Responding to this upheaval has proved difficult because the challenges consist of three key parts.
- Commercial banks face credit losses expected to total anywhere from $400 billion and $1 trillion between 2020 and 2024, according to data from McKinsey. Much of these losses will arise from commercial and industrial loans originating in industries like transportation, retail, and automotive.
- Commercial banks are suffering from a continued drop in net interest income, intensifying a decline that pre-dates the global pandemic. As the effective federal funds rates remain at historically low levels, commercial banks are generating less income.
- Payment revenues are falling as expenditures decrease with an impact estimated to be in the “hundreds of billions of dollars,” according to Accenture.
Each one of these three factors, when unfurled, represents a long list of challenges. Confronting each simultaneously, as many commercial banks must, is a daunting task that threatens to diminish focus on daily operations. Commercial bank leaders need one solution that can address all three facets. That solution is to find new ways to drive top-line revenue.
However, doing so is more difficult than ever, as social distancing restrictions are only beginning to ease, and business conditions slowly thaw. With sales cycles demanding anywhere from 6 to 12 months, commercial banks need to drive efforts today to maintain sales opportunities and develop new ones. Even as government-mandated restrictions end, many buyers are unlikely to travel for a meeting and engage a sales professional in person. Therefore, sales professionals need the skills to deliver effective and compelling communication over digital channels.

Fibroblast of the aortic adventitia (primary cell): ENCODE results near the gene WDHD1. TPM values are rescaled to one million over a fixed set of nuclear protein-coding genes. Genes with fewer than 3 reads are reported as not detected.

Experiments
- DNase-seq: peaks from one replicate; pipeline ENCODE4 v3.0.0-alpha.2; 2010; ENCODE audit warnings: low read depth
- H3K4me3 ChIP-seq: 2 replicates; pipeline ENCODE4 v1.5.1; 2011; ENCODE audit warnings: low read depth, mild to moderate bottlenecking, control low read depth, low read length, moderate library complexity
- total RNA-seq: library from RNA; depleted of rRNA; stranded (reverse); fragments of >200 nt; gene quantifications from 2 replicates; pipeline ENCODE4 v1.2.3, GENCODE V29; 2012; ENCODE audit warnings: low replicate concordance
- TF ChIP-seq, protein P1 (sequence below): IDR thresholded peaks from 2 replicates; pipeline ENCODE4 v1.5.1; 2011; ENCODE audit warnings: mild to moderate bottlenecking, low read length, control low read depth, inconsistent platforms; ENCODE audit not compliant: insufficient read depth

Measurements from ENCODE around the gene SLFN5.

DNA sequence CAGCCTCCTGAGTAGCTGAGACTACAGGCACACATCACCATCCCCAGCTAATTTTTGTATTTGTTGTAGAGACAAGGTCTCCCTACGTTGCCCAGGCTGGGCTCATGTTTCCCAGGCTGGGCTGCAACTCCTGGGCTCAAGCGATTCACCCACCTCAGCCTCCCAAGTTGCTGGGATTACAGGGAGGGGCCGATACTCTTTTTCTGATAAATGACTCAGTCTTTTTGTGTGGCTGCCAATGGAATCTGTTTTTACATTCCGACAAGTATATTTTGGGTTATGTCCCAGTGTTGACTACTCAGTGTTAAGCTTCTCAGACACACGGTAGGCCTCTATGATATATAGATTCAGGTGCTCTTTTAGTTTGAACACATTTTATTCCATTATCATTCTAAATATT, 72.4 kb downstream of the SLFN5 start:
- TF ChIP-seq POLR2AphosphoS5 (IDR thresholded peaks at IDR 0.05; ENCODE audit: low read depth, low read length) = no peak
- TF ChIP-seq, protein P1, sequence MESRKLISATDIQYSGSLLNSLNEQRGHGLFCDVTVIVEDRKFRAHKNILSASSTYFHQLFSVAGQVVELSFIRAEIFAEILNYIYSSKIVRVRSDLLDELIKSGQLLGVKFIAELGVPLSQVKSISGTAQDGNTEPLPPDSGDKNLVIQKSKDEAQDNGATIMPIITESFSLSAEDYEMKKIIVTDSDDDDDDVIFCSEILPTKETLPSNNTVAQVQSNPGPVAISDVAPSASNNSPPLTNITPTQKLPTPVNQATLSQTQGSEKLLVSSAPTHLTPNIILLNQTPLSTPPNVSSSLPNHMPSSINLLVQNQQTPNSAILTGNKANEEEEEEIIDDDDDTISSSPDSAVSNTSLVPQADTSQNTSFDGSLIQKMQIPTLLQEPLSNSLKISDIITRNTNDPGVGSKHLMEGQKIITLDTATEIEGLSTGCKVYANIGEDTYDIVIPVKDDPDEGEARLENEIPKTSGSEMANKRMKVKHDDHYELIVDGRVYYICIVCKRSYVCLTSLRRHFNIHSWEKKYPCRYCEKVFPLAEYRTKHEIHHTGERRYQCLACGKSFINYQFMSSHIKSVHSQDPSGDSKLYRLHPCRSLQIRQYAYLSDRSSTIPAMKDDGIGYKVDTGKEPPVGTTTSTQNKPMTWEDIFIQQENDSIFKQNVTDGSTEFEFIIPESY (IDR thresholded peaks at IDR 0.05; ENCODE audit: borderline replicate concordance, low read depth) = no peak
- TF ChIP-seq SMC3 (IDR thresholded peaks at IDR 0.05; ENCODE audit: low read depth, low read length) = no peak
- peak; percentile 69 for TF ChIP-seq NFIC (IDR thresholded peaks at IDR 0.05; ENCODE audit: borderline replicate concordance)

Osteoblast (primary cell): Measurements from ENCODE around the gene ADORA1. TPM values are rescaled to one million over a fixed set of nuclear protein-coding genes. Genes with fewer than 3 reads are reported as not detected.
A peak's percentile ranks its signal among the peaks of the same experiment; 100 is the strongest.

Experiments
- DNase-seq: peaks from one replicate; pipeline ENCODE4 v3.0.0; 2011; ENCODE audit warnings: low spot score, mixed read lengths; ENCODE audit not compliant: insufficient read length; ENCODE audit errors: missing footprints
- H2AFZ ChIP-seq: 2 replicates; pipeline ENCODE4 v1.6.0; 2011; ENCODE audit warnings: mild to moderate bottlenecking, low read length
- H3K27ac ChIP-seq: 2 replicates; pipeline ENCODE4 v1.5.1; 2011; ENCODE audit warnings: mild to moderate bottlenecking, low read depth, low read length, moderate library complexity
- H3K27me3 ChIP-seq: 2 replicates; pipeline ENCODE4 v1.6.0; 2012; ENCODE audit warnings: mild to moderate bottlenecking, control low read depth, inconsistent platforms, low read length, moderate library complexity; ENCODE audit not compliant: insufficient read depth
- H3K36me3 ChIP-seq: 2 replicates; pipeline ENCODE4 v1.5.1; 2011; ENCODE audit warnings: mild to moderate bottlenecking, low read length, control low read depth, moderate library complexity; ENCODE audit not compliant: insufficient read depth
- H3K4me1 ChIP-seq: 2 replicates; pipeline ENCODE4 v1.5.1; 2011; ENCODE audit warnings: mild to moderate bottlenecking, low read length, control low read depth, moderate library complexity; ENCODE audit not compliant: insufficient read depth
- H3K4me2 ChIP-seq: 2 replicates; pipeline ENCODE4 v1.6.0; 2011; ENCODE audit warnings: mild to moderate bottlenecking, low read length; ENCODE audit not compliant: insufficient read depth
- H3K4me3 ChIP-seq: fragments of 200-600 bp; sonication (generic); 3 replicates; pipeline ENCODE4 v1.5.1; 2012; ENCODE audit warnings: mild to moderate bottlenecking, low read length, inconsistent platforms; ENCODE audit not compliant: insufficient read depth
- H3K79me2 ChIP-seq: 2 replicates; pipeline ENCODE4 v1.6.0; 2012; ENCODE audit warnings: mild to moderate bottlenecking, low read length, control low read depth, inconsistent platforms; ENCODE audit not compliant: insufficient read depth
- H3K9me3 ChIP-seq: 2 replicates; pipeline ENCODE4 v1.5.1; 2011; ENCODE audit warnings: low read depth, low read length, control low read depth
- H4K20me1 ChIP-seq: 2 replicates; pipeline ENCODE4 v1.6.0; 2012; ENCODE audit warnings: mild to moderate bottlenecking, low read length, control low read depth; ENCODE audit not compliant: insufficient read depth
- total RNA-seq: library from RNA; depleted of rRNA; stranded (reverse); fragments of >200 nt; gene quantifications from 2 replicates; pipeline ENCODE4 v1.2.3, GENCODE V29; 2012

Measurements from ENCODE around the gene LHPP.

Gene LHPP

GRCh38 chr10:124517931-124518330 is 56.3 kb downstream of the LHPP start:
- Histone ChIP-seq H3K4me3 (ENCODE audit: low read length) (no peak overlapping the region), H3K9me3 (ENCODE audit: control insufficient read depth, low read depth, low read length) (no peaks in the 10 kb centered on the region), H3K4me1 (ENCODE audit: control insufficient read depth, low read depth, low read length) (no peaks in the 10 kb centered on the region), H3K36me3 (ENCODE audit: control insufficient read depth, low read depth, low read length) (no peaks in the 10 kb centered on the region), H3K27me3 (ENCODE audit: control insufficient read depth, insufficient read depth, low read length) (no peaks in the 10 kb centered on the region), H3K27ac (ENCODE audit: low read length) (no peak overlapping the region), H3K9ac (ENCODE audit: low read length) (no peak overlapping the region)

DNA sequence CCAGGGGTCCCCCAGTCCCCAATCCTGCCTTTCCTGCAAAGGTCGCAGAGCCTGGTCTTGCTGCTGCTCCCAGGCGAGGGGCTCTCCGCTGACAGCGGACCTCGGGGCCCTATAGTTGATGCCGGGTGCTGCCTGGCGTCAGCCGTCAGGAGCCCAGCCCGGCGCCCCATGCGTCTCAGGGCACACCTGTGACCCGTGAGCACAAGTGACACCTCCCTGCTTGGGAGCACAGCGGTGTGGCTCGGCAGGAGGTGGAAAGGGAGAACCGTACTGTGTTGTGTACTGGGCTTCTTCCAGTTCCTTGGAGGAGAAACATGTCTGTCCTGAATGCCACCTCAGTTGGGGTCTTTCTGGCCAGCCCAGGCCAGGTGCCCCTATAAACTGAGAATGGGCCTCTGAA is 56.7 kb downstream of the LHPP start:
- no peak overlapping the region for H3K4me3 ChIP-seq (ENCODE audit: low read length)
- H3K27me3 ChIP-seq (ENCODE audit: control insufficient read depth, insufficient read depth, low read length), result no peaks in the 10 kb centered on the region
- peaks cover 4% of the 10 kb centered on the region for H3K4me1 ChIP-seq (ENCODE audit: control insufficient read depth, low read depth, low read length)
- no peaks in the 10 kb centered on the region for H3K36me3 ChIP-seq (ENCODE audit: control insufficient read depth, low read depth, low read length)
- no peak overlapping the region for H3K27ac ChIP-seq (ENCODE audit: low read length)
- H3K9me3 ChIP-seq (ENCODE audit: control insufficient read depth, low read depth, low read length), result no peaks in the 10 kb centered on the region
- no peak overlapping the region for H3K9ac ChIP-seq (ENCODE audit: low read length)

Making this happen means delivering a more effective sales experience virtually. The good news is that this approach does not require commercial banks to develop an entirely new skill set. Instead, it means that they must change the way in which they apply those skills. Many of the core competencies commercial banks possess are still relevant as long as they can be delivered virtually.
Here, we examine the three ways commercial banks can adopt virtual selling as part of their new model.
1. Develop a Three-part Plan for Selling Virtually
Preventing a drift into unproductive and disorganised virtual commercial banking sales conversations engagements requires a structured, repeatable plan.
This step-by-step approach is critical because it prevents the backslide into conventional selling behaviours that are more appropriate for in-person engagements. For commercial banking sales professionals working in a virtual selling setting, this approach includes three main components: an introduction, a body, and a closing.
Interaction does not flow as naturally in a virtual room because stakeholders are likely to be less engaged. It is the sales professional’s job to create an environment that is welcoming, engaging, and comfortable.
Doing so means asking rapport-building questions to specific individuals that encourage them to take themselves off of mute.
To get the customers on camera — an uncomfortable scenario for some — sales professionals should recognise a stakeholder who is on camera and encourage the others to follow suit. If all of the stakeholders have the camera off, the sales professional should explain that seeing everyone makes it easier to get to know the group.
After the sales professional feels that they have the attention of the group they can transition to a more traditional opening.